Policy reforms, and reform in general, are always difficult pills to swallow. Any doctor will tell you to complete the full course of antibiotics to address an infection. Likewise, a reform process that is halted mid-way is not much of a reform at all. So when some lawmakers recently called for the brakes on the Tax Reform for Acceleration and Inclusion or the TRAIN law over concerns that it was pushing inflation higher, it begs the question, why so soon when the law is just 5 months old?
The answer, these lawmakers say, is because the prices of basic commodities are rising, imposing an added burden on the public — primarily the poor who spend most of their money on basic needs such as canned sardines and rice. Politicians are, after all, only human and are affected by high food prices just like the rest of us — although maybe to a much lesser degree. They easily blame the TRAIN law for the spike in prices.
But is TRAIN the main culprit and its suspension the right solution to meeting the inflation target?
In a Senate hearing on inflation held on May 10, high-level representatives from the DoF, DTI, and NEDA, and the deputy governor of the BSP echoed the consensus that the TRAIN law accounted for only 0.4% of the 4.1% headline inflation rate for the first four months. In contrast, the rise in global oil prices, limited stocks of fish and corn, and higher rice prices had a bigger impact on inflation than TRAIN. To be certain, the excise tax on oil and petroleum products, sugar, and tobacco put some pressure on the prices of other goods, but the DTI says this is minimal.
In other words, while TRAIN had contributed to the rise in prices, other factors have played a more significant role. TRAIN’s impact on inflation is, in fact, as expected, but some external and internal events, which could not have been predicted last year, pulled up the figures.
However, there is definitely more that the government, and our lawmakers, can do to assuage the concerns of ordinary Filipinos about inflation.
First is to educate the public about the causes of inflation and not to be alarmist in doing so. Inflation is not always a bad thing. With growth and the government’s expansionary programs, higher inflation inevitably follows. The bigger take-home pay and stronger purchasing power of households due to the income tax cut under TRAIN could have also contributed to the uptick in prices.
Second is to take steps to address inflationary pressures where it matters most and mitigate the impact on the poor.
According to the survey of PSA, the year-on-year inflation rate of rice increased to 4.3% in April from 3.6% in March.
If Congress removes the quantitative restrictions (QR) on rice imports and replaces it with a tariff, this would increase the supply of rice in the market and lower prices. This could slice inflation by up to 1 percentage point, according to BSP estimates. Tariffication has also the added benefit of generating much needed revenue for the government.
At the Senate hearing, the rising global price of oil was also raised as a concern.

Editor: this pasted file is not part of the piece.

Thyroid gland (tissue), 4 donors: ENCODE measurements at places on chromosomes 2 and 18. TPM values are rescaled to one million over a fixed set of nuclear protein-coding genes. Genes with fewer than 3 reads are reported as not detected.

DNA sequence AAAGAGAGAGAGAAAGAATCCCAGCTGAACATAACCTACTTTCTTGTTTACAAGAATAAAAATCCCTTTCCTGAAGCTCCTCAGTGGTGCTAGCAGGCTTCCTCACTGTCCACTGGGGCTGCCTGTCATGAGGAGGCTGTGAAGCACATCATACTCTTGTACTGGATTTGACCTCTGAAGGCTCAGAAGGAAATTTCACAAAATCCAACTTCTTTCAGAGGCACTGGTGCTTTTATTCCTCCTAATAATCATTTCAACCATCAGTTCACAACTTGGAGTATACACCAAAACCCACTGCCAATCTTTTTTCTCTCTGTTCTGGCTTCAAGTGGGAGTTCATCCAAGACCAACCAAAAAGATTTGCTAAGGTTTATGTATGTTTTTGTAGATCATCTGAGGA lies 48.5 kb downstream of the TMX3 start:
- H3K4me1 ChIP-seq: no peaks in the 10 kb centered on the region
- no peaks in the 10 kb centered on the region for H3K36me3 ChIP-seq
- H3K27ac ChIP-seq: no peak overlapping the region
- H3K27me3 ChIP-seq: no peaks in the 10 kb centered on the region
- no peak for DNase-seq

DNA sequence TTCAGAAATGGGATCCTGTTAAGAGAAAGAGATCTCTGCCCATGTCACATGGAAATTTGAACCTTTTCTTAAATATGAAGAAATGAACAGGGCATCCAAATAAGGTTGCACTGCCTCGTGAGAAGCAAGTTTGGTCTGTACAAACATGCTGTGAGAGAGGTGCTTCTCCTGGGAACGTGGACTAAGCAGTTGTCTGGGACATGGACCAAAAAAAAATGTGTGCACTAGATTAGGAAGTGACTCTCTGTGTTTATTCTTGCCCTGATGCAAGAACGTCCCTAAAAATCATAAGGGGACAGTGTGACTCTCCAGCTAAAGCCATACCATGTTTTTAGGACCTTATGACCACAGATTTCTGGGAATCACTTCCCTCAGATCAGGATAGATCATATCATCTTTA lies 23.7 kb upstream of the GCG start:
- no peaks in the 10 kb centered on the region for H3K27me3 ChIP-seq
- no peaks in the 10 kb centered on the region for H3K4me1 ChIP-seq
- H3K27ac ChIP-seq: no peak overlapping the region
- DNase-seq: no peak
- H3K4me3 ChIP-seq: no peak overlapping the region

Fortunately, the TRAIN law already has a safeguard in place — the suspension of the excise tax on petroleum if Dubai crude oil hits a high $80 a barrel. The global market price (versus the inflation target, as proposed by some lawmakers) is the more appropriate trigger for the postponement of the excise tax since it is not within the government’s control.
Of course, the proposal to include additional safeguards is welcome, but our lawmakers must be keen in making sure that it will not affect TRAIN’s beneficial provisions like the higher take-home pay and cash transfers, which empower households, and higher taxes on sugar and sin products, which protect the health of Filipinos. This would be like throwing out the baby with the bathwater. The revenue from the excise taxes, by the way, also goes to funding social protection programs.
If our lawmakers want to make sure that the poor are protected from the adverse impact of inflation, then they must exercise greater oversight and push for the full and timely implementation of the unconditional cash transfer program (UCT) and not call for proposals that will cut funding for its implementation (Note: UCT funding is earmarked from the petroleum excise tax). The DSWD needs to step up its game to rapidly deliver the monthly P200-cash transfer to over 10 million households as mandated by the TRAIN law.
It is too early to tell what definitive impact this infant law will have on inflation and our economy.
With current inflation expected to taper off in the second semester, the yearend target of 2-4% is still achievable.
Insofar as the consensus among the executive agencies, the BSP, and other economists is that inflation is low and manageable, suspending the TRAIN now is an overreaction and may even cause more harm by increasing the fiscal deficit and delaying much needed infrastructure and public services.
Too often the easiest way out of a problem is to do nothing. We need to be vigilant but stay on track to finish this journey of reform that has only just begun.
Zak Yuson is the government and private sector liaison of the Action for Economic Reforms’ fiscal policy team. He is a graduate of the Lee Kuan Yew School of Public Policy.